None of this is a perfect solution, but it may get you out of the mud!
It is a real mix, to be honest. MS have introduced some issues with Windows 10 and the way it is handling audio. PLEASE don’t ask me for details - someone pointed me to a MS dev discussion that was SO over my head!!!
However, it is something that is messing things up, not just Cubase, and they are looking at how it is fixed. Maybe in Redstone 4 (April update)? I haven’t updated yet, so I have no idea.
In my case with a 14-core i9, turning of hyperthreading made no difference. Disabling C-States did, however
I could also work on my system with a latency of 32 samples, but not with the same amount of real-time workload (VSTi’s/PlugIns).
The overall performance in Cubase becomes significantly worse if i deactivate HT.
Besides, using Soundblaster or a professional Audio-Interface can make a big difference in terms of Audio-Performance.
I am getting very mixed results at the moment. I am using a Clarett 8pre Thunderbolt. So, for instance, I can load a Hollywood Orchestra with 20+ instances of PLay and that works well.
But heavy latency devices like Ozone 8 cause me headaches. And I am getting lagging if I have too many windows open.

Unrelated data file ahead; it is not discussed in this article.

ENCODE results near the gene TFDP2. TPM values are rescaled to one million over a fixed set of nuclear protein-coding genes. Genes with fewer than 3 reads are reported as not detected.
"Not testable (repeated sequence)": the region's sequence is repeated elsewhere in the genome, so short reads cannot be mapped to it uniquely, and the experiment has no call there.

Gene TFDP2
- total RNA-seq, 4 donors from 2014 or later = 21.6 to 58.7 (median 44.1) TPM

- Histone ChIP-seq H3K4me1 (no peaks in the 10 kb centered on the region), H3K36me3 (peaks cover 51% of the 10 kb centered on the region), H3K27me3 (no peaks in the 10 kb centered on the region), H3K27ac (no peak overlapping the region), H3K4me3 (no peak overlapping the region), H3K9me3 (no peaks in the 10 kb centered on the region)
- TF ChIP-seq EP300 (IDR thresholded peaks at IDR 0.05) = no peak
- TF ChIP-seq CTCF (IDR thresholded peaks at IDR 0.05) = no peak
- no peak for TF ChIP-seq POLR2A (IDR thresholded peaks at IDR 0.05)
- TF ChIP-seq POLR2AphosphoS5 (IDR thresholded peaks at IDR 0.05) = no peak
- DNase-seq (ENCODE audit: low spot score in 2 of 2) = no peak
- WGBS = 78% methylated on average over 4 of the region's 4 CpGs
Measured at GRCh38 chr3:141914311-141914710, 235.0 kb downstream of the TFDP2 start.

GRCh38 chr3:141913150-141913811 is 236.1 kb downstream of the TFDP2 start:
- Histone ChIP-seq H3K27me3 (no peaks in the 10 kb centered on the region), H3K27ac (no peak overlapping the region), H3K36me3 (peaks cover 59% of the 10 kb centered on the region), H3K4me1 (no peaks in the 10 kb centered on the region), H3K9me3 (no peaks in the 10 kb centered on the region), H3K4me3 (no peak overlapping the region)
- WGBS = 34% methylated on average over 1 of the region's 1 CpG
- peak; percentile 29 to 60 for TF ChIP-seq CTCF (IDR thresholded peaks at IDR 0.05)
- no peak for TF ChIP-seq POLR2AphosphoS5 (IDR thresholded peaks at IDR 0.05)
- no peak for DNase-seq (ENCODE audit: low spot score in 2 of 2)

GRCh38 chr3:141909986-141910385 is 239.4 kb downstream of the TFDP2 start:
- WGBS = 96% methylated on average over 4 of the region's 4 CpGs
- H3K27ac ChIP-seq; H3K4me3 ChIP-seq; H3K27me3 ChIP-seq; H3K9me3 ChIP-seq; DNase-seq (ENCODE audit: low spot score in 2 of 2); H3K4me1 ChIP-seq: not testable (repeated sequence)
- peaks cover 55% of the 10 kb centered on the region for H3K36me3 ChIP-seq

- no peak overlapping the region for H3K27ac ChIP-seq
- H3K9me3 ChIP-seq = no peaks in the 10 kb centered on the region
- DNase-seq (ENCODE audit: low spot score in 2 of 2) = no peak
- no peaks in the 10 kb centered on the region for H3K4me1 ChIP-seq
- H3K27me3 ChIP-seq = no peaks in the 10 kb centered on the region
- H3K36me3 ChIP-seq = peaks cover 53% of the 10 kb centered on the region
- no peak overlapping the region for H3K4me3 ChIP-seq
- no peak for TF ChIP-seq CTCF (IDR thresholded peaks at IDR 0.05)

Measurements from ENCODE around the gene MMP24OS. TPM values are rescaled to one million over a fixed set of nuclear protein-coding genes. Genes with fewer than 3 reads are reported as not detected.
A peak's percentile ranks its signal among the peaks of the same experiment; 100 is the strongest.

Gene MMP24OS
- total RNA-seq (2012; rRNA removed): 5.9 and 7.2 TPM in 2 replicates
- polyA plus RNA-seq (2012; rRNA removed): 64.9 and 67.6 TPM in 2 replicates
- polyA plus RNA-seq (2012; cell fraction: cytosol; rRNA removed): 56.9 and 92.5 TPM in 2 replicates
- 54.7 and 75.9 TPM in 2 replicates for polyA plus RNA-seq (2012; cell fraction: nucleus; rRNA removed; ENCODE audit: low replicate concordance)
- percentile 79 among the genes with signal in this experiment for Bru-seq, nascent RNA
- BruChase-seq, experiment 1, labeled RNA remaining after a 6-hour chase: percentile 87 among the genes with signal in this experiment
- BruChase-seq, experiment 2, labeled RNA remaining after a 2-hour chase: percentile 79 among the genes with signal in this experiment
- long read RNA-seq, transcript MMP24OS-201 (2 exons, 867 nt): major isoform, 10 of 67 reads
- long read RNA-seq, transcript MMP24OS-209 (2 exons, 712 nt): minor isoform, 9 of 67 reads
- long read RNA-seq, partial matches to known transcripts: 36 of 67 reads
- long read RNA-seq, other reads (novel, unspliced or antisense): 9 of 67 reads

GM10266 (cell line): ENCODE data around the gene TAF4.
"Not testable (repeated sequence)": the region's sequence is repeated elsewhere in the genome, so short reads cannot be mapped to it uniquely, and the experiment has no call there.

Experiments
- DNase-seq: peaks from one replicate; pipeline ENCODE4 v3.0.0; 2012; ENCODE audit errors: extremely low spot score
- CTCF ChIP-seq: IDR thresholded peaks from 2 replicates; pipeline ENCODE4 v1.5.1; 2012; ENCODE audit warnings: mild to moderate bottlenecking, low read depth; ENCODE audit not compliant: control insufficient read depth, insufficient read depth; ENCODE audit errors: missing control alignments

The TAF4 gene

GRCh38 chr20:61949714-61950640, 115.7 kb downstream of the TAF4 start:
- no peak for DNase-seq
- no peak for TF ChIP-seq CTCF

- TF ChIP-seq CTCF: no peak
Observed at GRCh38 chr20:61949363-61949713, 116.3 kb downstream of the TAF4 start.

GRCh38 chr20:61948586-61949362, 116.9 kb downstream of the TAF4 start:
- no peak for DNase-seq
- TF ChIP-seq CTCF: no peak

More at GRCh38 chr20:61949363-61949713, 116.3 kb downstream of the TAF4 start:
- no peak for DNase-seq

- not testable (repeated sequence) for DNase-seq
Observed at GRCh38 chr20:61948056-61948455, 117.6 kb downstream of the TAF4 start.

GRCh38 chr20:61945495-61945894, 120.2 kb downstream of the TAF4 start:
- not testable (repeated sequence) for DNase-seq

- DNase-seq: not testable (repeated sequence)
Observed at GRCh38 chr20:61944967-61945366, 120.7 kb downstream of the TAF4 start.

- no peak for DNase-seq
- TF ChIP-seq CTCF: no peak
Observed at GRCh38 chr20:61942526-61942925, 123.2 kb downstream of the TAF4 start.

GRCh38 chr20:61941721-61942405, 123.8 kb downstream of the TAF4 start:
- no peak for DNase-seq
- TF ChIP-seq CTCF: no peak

I can’t get down to 32 - as soon as I open an audio channel to input, it goes nuts.
So, a very confused picture at the moment.
Actually 64 samples should be more than low enough for most usecases anyway. In my case only the UAD-PlugIns can’t work below 64 samples.
The Soundblaster Xfi is a good card and goes to 1ms and runs like a charm. Most cases the CPU load and use of many VSTi/VST plugins will run the processorload over multicore’s. The Soundblaster Driver is as steasy as can be, a good test is Wavelab and a very very low latency setting, it works. But like all are struggling because they want and Processorload/VSTi/VST and Low Latency. The middle is about 8ms of latency, where on a modern machine i have plenty speed left and no probs. There was a post that a users found 8ms not enough… and because of his classical music education and use of protools was debunking Cubase for not having a lower latency. So i quess it is more up to the user. I say 8ms latency and a speedy system is what is a good middle road. Also expensive soundcards can have BAD drivers. And USB is not as fast as you think. Dropping an internal card might save you headroom for latency en speed… For instance many users have a Focusrite USB Audio, well the drivers where so bad i dropped it straight back to the SB and sticked with that. The Drivers are sometimes more important then the audio divice…
I have had similar problems for different reasons. Aside from music, I also do voiceovers. Hearing even the tiniest delay is really offputting.
However, this is not a major problem with interfaces like the Focusrite because they have internal DSP and a good mix/monitoring system.
I did try the Presonus Quantum with Cubase. That has no internal mix, and despite their boasts of zero latency, it was just impossible. Used with Studio One, it was better, and just about passable, but not comfortable like direct monitoring.
I dream of the day when this is all as easy as it was with a good old analogue multi-track! haha